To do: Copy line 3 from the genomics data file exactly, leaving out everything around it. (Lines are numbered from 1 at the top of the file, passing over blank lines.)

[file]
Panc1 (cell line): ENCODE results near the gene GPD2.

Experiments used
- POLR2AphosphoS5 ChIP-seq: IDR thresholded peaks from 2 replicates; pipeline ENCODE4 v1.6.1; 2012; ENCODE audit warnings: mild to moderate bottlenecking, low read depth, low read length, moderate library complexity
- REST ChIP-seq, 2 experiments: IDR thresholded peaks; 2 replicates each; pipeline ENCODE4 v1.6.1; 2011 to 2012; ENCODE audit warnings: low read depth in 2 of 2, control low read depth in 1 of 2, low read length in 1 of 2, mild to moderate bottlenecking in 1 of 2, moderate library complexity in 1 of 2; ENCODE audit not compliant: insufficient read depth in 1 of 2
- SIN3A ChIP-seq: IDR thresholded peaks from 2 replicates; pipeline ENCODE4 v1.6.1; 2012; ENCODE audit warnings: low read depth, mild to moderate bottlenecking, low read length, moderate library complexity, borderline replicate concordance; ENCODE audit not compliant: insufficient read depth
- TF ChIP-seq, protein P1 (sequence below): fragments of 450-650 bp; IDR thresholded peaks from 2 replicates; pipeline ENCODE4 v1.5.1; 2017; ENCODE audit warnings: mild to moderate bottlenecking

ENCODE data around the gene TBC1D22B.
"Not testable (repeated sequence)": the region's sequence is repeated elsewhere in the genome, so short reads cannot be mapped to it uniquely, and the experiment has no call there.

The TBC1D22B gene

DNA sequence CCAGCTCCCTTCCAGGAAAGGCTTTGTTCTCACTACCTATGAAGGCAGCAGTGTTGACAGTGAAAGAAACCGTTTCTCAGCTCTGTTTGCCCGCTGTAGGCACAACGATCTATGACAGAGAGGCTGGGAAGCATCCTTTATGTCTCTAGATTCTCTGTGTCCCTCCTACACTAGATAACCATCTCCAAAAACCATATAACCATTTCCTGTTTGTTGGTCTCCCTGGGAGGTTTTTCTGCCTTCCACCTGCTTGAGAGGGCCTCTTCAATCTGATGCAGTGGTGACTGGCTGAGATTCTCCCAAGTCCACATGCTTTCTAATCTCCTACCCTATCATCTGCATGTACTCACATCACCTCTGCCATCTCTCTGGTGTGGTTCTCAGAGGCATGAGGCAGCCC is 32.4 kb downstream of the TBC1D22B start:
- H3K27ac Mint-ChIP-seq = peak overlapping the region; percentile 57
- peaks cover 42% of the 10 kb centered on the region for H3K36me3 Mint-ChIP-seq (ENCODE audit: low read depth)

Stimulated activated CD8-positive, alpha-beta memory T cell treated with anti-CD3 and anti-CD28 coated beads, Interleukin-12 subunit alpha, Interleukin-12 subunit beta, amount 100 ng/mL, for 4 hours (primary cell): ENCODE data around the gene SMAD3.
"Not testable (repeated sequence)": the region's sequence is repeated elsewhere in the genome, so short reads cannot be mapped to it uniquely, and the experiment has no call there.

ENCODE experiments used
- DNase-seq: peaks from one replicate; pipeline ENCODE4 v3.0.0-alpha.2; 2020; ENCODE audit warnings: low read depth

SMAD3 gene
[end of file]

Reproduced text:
- POLR2AphosphoS5 ChIP-seq: IDR thresholded peaks from 2 replicates; pipeline ENCODE4 v1.6.1; 2012; ENCODE audit warnings: mild to moderate bottlenecking, low read depth, low read length, moderate library complexity